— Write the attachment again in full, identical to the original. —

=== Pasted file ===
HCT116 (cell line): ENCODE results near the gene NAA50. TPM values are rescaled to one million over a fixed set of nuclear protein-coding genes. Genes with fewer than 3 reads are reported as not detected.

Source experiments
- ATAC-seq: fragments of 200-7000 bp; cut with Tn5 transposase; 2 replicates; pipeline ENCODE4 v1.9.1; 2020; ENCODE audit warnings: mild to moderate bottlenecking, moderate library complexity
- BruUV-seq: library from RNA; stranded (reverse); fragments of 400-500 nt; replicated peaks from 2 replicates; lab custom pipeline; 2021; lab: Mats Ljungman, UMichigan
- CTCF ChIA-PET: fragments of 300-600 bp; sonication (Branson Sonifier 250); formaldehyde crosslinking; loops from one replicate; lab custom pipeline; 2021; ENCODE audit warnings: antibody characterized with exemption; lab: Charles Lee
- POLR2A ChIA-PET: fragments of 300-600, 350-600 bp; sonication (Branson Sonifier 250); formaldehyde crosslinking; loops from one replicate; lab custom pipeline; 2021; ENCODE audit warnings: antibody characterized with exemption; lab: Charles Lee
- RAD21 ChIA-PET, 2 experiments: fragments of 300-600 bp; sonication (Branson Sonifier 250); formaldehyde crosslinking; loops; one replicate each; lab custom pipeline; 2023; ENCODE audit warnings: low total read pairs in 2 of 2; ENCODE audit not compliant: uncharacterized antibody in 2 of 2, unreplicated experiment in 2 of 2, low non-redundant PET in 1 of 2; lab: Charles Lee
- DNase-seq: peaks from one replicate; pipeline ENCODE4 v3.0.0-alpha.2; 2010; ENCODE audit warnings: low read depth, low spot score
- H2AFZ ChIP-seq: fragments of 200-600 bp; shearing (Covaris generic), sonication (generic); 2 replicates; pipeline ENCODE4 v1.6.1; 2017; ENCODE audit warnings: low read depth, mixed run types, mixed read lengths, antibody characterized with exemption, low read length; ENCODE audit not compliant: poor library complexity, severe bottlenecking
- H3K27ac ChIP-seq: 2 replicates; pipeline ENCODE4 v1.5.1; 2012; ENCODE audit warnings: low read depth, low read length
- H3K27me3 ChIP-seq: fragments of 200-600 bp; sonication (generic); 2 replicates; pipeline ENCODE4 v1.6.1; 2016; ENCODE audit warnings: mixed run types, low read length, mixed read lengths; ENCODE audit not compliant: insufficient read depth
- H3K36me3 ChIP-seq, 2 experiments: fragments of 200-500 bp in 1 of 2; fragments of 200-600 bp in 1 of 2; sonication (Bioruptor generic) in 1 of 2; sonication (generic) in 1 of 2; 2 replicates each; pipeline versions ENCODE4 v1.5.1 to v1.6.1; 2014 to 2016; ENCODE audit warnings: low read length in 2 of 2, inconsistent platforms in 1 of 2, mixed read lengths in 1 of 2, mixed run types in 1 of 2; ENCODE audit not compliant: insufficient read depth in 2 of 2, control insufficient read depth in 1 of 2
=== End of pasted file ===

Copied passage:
HCT116 (cell line): ENCODE results near the gene NAA50. TPM values are rescaled to one million over a fixed set of nuclear protein-coding genes. Genes with fewer than 3 reads are reported as not detected.

Source experiments
- ATAC-seq: fragments of 200-7000 bp; cut with Tn5 transposase; 2 replicates; pipeline ENCODE4 v1.9.1; 2020; ENCODE audit warnings: mild to moderate bottlenecking, moderate library complexity
- BruUV-seq: library from RNA; stranded (reverse); fragments of 400-500 nt; replicated peaks from 2 replicates; lab custom pipeline; 2021; lab: Mats Ljungman, UMichigan
- CTCF ChIA-PET: fragments of 300-600 bp; sonication (Branson Sonifier 250); formaldehyde crosslinking; loops from one replicate; lab custom pipeline; 2021; ENCODE audit warnings: antibody characterized with exemption; lab: Charles Lee
- POLR2A ChIA-PET: fragments of 300-600, 350-600 bp; sonication (Branson Sonifier 250); formaldehyde crosslinking; loops from one replicate; lab custom pipeline; 2021; ENCODE audit warnings: antibody characterized with exemption; lab: Charles Lee
- RAD21 ChIA-PET, 2 experiments: fragments of 300-600 bp; sonication (Branson Sonifier 250); formaldehyde crosslinking; loops; one replicate each; lab custom pipeline; 2023; ENCODE audit warnings: low total read pairs in 2 of 2; ENCODE audit not compliant: uncharacterized antibody in 2 of 2, unreplicated experiment in 2 of 2, low non-redundant PET in 1 of 2; lab: Charles Lee
- DNase-seq: peaks from one replicate; pipeline ENCODE4 v3.0.0-alpha.2; 2010; ENCODE audit warnings: low read depth, low spot score
- H2AFZ ChIP-seq: fragments of 200-600 bp; shearing (Covaris generic), sonication (generic); 2 replicates; pipeline ENCODE4 v1.6.1; 2017; ENCODE audit warnings: low read depth, mixed run types, mixed read lengths, antibody characterized with exemption, low read length; ENCODE audit not compliant: poor library complexity, severe bottlenecking
- H3K27ac ChIP-seq: 2 replicates; pipeline ENCODE4 v1.5.1; 2012; ENCODE audit warnings: low read depth, low read length
- H3K27me3 ChIP-seq: fragments of 200-600 bp; sonication (generic); 2 replicates; pipeline ENCODE4 v1.6.1; 2016; ENCODE audit warnings: mixed run types, low read length, mixed read lengths; ENCODE audit not compliant: insufficient read depth
- H3K36me3 ChIP-seq, 2 experiments: fragments of 200-500 bp in 1 of 2; fragments of 200-600 bp in 1 of 2; sonication (Bioruptor generic) in 1 of 2; sonication (generic) in 1 of 2; 2 replicates each; pipeline versions ENCODE4 v1.5.1 to v1.6.1; 2014 to 2016; ENCODE audit warnings: low read length in 2 of 2, inconsistent platforms in 1 of 2, mixed read lengths in 1 of 2, mixed run types in 1 of 2; ENCODE audit not compliant: insufficient read depth in 2 of 2, control insufficient read depth in 1 of 2